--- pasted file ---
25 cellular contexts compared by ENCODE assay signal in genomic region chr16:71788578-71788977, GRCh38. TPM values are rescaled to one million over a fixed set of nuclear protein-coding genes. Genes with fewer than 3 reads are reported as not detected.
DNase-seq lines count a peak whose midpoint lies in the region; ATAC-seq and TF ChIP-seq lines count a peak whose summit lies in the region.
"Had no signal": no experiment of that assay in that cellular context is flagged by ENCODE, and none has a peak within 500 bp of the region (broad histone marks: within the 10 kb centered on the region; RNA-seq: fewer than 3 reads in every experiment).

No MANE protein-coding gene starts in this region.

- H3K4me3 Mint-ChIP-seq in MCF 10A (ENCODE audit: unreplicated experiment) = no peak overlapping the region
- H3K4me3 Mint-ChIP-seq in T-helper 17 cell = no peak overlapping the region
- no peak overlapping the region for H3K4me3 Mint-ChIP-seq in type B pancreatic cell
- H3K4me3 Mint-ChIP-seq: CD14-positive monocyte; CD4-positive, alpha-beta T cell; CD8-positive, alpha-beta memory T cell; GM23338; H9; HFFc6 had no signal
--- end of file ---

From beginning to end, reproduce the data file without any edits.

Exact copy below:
25 cellular contexts compared by ENCODE assay signal in genomic region chr16:71788578-71788977, GRCh38. TPM values are rescaled to one million over a fixed set of nuclear protein-coding genes. Genes with fewer than 3 reads are reported as not detected.
DNase-seq lines count a peak whose midpoint lies in the region; ATAC-seq and TF ChIP-seq lines count a peak whose summit lies in the region.
"Had no signal": no experiment of that assay in that cellular context is flagged by ENCODE, and none has a peak within 500 bp of the region (broad histone marks: within the 10 kb centered on the region; RNA-seq: fewer than 3 reads in every experiment).

No MANE protein-coding gene starts in this region.

- H3K4me3 Mint-ChIP-seq in MCF 10A (ENCODE audit: unreplicated experiment) = no peak overlapping the region
- H3K4me3 Mint-ChIP-seq in T-helper 17 cell = no peak overlapping the region
- no peak overlapping the region for H3K4me3 Mint-ChIP-seq in type B pancreatic cell
- H3K4me3 Mint-ChIP-seq: CD14-positive monocyte; CD4-positive, alpha-beta T cell; CD8-positive, alpha-beta memory T cell; GM23338; H9; HFFc6 had no signal